If you are referring to Article 1, section 8, it doesn't say we can't have a standing army for more than two years. It says you can't appropriate money for the army that will be used for more than two years: "To raise and support Armies, but no Appropriation of Money to that Use shall be for a longer Term than two Years;" It sounds like appropriating soldier salaries on an annual basis would take care of that. Maybe you were referring to something else, but I can't find it.
          brandon
          • 7 Months Ago
          @razorpit
          Did you miss that "no standing armies for more than 2 years" part?
          Joeviocoe
          • 7 Months Ago
          @razorpit
          How would the "intent" be only having a standing army for up to two years... if the Revolutionary War lasted much longer? The "intent" was never to limit the amount of time an army can be formed and ready.
        RocketRed
        • 7 Months Ago
        @Red_Wing_2121
        I hate to point this out to (other) liberals, but the military budget is a drop in the bucket compared to entitlements and it is basically irrelevant in a discussion of spending priorities. Maybe we can and should slash a lot of dump weapons programs, but the military budget is not some kind of cookie jar which we can raid to solve long term fiscal and public investment issues. Defense is only about 5% of GDP and whacking it entirely would not even balance the budget.
          EVnerdGene
          • 7 Months Ago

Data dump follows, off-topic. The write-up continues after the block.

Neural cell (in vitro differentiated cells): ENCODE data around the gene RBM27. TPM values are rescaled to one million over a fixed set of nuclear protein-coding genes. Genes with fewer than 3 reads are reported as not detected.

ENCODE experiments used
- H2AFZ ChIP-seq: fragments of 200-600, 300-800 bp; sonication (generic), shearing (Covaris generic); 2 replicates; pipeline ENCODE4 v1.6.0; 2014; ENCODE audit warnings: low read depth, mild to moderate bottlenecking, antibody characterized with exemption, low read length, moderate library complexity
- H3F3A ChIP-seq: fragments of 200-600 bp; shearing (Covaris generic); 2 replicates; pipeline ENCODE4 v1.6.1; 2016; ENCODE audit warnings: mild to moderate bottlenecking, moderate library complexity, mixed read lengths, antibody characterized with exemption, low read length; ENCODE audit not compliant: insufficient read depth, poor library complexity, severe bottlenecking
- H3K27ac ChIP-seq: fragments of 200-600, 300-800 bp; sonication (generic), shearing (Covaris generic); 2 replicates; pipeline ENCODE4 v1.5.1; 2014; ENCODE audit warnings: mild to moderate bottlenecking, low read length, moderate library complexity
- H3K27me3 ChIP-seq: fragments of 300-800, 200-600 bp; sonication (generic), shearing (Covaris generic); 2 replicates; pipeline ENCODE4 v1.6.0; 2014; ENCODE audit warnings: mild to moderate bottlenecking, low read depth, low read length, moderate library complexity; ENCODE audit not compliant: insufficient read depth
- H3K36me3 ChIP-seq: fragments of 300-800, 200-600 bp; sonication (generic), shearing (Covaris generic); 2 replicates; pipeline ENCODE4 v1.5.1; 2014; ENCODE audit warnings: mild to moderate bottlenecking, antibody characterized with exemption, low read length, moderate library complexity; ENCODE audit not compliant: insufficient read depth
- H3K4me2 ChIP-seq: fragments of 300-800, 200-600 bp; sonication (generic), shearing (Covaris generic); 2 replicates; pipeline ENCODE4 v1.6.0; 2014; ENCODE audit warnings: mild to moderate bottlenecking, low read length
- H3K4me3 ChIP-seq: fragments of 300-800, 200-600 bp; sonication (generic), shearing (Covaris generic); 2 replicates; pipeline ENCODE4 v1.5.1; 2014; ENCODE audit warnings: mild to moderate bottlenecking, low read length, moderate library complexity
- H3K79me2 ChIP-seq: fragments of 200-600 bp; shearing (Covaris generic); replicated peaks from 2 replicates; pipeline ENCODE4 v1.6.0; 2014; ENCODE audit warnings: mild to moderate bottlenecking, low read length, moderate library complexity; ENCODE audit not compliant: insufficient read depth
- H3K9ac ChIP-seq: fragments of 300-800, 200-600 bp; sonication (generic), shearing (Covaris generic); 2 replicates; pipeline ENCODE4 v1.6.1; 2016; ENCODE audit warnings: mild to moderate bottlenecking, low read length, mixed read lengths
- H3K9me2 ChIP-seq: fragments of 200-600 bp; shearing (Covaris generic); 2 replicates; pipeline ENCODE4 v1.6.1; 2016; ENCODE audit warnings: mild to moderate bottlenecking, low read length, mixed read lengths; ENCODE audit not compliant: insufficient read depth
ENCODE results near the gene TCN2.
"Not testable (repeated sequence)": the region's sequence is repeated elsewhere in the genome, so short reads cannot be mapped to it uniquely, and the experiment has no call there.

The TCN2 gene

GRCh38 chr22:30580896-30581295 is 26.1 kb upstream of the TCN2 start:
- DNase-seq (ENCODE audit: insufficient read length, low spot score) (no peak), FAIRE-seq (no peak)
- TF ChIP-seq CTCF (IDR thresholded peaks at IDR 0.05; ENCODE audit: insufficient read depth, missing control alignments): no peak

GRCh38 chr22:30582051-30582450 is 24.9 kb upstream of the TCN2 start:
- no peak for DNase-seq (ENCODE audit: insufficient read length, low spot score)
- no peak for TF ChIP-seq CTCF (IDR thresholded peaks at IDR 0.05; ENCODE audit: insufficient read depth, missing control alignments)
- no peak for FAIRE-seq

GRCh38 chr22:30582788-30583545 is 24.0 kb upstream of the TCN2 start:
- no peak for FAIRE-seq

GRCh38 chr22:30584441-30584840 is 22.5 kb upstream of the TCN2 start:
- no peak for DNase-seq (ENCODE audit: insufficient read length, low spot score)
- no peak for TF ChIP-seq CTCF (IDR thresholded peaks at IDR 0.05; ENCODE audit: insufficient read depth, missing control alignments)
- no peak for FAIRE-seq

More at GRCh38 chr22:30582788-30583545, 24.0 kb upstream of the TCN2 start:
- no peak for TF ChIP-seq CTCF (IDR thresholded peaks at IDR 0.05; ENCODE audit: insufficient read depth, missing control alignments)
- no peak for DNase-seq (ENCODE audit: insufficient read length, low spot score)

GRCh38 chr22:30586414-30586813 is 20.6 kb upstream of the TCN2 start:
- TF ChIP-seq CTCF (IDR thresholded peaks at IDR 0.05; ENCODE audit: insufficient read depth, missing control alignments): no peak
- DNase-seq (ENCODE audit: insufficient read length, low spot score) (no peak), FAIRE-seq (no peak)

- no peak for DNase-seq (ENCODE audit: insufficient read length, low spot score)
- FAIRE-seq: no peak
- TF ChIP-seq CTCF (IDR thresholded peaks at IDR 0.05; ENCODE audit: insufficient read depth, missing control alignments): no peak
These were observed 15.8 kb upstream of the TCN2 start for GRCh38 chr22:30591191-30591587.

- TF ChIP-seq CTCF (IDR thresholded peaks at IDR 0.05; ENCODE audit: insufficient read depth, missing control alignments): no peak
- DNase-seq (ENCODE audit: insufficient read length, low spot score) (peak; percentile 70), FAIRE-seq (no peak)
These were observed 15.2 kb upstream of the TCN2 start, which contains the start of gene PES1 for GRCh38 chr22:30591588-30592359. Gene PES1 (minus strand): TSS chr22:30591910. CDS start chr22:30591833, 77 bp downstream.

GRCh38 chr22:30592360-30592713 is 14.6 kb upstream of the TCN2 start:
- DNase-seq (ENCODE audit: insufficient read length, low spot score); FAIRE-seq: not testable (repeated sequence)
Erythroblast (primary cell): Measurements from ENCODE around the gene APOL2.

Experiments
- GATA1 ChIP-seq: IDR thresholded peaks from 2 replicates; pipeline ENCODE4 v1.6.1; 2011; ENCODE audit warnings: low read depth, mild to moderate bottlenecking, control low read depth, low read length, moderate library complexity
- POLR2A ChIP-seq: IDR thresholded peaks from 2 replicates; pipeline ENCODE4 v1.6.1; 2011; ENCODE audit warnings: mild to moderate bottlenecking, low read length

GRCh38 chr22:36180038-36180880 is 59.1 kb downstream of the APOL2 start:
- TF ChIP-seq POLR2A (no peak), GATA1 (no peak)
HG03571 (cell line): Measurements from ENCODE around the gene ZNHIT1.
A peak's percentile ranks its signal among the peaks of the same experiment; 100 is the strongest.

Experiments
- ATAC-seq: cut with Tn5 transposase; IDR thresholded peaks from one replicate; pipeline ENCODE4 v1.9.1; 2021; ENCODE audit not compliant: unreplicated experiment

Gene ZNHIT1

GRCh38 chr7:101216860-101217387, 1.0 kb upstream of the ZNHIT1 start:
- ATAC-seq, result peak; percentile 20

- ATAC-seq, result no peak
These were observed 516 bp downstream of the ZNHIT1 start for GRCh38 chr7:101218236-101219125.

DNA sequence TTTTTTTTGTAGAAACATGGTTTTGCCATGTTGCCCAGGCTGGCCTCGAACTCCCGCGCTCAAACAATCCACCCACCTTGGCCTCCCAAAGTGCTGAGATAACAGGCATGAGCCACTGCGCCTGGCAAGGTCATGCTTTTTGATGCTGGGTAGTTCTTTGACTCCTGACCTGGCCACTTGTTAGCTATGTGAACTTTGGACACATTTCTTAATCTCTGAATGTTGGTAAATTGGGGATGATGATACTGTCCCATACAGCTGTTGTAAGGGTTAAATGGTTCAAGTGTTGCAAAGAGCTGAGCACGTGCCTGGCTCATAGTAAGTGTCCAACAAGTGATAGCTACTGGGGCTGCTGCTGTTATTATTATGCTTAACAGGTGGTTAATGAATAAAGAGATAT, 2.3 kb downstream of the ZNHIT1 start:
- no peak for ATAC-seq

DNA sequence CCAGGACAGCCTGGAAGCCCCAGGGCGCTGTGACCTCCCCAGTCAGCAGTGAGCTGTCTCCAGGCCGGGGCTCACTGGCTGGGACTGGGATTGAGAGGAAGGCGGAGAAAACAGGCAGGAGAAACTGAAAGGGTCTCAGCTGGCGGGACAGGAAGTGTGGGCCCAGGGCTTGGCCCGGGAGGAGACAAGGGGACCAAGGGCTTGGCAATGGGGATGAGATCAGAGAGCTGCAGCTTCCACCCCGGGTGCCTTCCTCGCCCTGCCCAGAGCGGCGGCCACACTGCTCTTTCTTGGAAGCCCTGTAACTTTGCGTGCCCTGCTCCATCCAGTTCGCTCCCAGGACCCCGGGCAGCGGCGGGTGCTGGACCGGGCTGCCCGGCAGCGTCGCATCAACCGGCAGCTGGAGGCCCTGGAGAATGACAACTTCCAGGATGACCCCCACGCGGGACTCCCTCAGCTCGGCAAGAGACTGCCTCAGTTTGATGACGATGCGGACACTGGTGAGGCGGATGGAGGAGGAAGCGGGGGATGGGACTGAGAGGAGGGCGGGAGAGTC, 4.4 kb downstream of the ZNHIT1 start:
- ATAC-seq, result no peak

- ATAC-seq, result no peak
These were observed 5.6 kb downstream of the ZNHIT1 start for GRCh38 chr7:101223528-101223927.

@RocketRed
          OK, you guys. Before you badmouth entitlements, make sure you are not talking about Social Security and Medicare which are not f'ing entitlements. I have paid into these for several decades, and my #1 fear right now is the morons in WDC will destroy this company and all the money I have paid into will have been BLOWN. ~8.5 percent of every friggin' paycheck I've ever gotten. Don't call it a f'ing entitlement. It is a savings account with a pitifully low, actually negative interest rate. obtw: Who causes (controls or lack thereof) inflation ?
          EVnerdGene
          • 7 Months Ago
          @RocketRed
          brotherkenny, you need to stop smokin' the dope for awhile so you can see some reality
          brotherkenny4
          • 7 Months Ago
          @RocketRed
          Just not true. It's one of the great republican lies. Like fiscal responsibility and freedom. Facists will say anything to trick people.
          brandon
          • 7 Months Ago
          @RocketRed
          Have you actually looked at the budget? http://en.wikipedia.org/wiki/2014_United_States_federal_budget now, divide .5/3.77=13% Now, you are right in one regard, we do spend wayyyyyyyyyyyyyyyyyyyyyyyyyyyyyyyyyy too much on entitlements, but defense is WAYYYYYYYYYYYYYYYYYYYYY overbloated as well.
          RocketRed
          • 7 Months Ago
          @RocketRed